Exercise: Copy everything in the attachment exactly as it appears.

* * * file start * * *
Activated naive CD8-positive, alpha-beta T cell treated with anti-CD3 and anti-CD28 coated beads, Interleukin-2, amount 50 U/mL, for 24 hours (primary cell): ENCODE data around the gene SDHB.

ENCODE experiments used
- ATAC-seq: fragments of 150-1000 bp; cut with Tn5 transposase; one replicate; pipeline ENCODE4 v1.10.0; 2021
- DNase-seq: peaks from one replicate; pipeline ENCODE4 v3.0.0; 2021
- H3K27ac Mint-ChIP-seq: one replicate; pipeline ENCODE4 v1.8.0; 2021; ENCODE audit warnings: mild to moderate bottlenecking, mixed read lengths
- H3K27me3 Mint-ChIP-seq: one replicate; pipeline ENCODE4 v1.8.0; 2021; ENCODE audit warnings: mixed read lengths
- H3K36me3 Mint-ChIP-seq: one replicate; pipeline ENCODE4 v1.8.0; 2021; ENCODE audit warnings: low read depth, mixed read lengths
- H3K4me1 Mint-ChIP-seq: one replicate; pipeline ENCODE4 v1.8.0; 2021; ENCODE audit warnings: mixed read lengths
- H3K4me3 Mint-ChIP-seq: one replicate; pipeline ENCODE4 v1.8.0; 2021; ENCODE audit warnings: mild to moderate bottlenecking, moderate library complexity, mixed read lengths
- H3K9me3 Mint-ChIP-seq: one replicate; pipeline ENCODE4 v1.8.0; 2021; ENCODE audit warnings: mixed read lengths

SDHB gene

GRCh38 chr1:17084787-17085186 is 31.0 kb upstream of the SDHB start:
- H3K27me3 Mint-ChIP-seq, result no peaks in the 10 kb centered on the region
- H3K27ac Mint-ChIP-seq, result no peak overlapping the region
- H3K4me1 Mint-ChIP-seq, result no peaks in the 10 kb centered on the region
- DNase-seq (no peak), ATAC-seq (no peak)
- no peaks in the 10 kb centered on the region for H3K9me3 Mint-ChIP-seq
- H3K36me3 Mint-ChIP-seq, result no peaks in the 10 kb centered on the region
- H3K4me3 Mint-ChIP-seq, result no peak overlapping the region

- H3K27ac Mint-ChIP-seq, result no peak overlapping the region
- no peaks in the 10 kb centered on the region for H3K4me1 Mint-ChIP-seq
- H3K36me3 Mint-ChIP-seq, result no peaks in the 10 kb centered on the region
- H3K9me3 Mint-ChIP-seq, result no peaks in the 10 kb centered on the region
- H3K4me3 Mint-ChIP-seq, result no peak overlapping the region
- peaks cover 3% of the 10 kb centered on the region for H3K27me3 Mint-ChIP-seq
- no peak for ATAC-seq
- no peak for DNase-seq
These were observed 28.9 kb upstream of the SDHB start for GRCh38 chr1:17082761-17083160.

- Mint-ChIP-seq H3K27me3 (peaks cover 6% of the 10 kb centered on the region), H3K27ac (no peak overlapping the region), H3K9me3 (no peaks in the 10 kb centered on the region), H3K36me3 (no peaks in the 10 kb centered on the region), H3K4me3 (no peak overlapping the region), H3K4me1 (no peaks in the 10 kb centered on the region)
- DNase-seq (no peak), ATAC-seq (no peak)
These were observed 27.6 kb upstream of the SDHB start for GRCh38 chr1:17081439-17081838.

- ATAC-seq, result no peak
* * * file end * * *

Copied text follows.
Activated naive CD8-positive, alpha-beta T cell treated with anti-CD3 and anti-CD28 coated beads, Interleukin-2, amount 50 U/mL, for 24 hours (primary cell): ENCODE data around the gene SDHB.

ENCODE experiments used
- ATAC-seq: fragments of 150-1000 bp; cut with Tn5 transposase; one replicate; pipeline ENCODE4 v1.10.0; 2021
- DNase-seq: peaks from one replicate; pipeline ENCODE4 v3.0.0; 2021
- H3K27ac Mint-ChIP-seq: one replicate; pipeline ENCODE4 v1.8.0; 2021; ENCODE audit warnings: mild to moderate bottlenecking, mixed read lengths
- H3K27me3 Mint-ChIP-seq: one replicate; pipeline ENCODE4 v1.8.0; 2021; ENCODE audit warnings: mixed read lengths
- H3K36me3 Mint-ChIP-seq: one replicate; pipeline ENCODE4 v1.8.0; 2021; ENCODE audit warnings: low read depth, mixed read lengths
- H3K4me1 Mint-ChIP-seq: one replicate; pipeline ENCODE4 v1.8.0; 2021; ENCODE audit warnings: mixed read lengths
- H3K4me3 Mint-ChIP-seq: one replicate; pipeline ENCODE4 v1.8.0; 2021; ENCODE audit warnings: mild to moderate bottlenecking, moderate library complexity, mixed read lengths
- H3K9me3 Mint-ChIP-seq: one replicate; pipeline ENCODE4 v1.8.0; 2021; ENCODE audit warnings: mixed read lengths

SDHB gene

GRCh38 chr1:17084787-17085186 is 31.0 kb upstream of the SDHB start:
- H3K27me3 Mint-ChIP-seq, result no peaks in the 10 kb centered on the region
- H3K27ac Mint-ChIP-seq, result no peak overlapping the region
- H3K4me1 Mint-ChIP-seq, result no peaks in the 10 kb centered on the region
- DNase-seq (no peak), ATAC-seq (no peak)
- no peaks in the 10 kb centered on the region for H3K9me3 Mint-ChIP-seq
- H3K36me3 Mint-ChIP-seq, result no peaks in the 10 kb centered on the region
- H3K4me3 Mint-ChIP-seq, result no peak overlapping the region

- H3K27ac Mint-ChIP-seq, result no peak overlapping the region
- no peaks in the 10 kb centered on the region for H3K4me1 Mint-ChIP-seq
- H3K36me3 Mint-ChIP-seq, result no peaks in the 10 kb centered on the region
- H3K9me3 Mint-ChIP-seq, result no peaks in the 10 kb centered on the region
- H3K4me3 Mint-ChIP-seq, result no peak overlapping the region
- peaks cover 3% of the 10 kb centered on the region for H3K27me3 Mint-ChIP-seq
- no peak for ATAC-seq
- no peak for DNase-seq
These were observed 28.9 kb upstream of the SDHB start for GRCh38 chr1:17082761-17083160.

- Mint-ChIP-seq H3K27me3 (peaks cover 6% of the 10 kb centered on the region), H3K27ac (no peak overlapping the region), H3K9me3 (no peaks in the 10 kb centered on the region), H3K36me3 (no peaks in the 10 kb centered on the region), H3K4me3 (no peak overlapping the region), H3K4me1 (no peaks in the 10 kb centered on the region)
- DNase-seq (no peak), ATAC-seq (no peak)
These were observed 27.6 kb upstream of the SDHB start for GRCh38 chr1:17081439-17081838.

- ATAC-seq, result no peak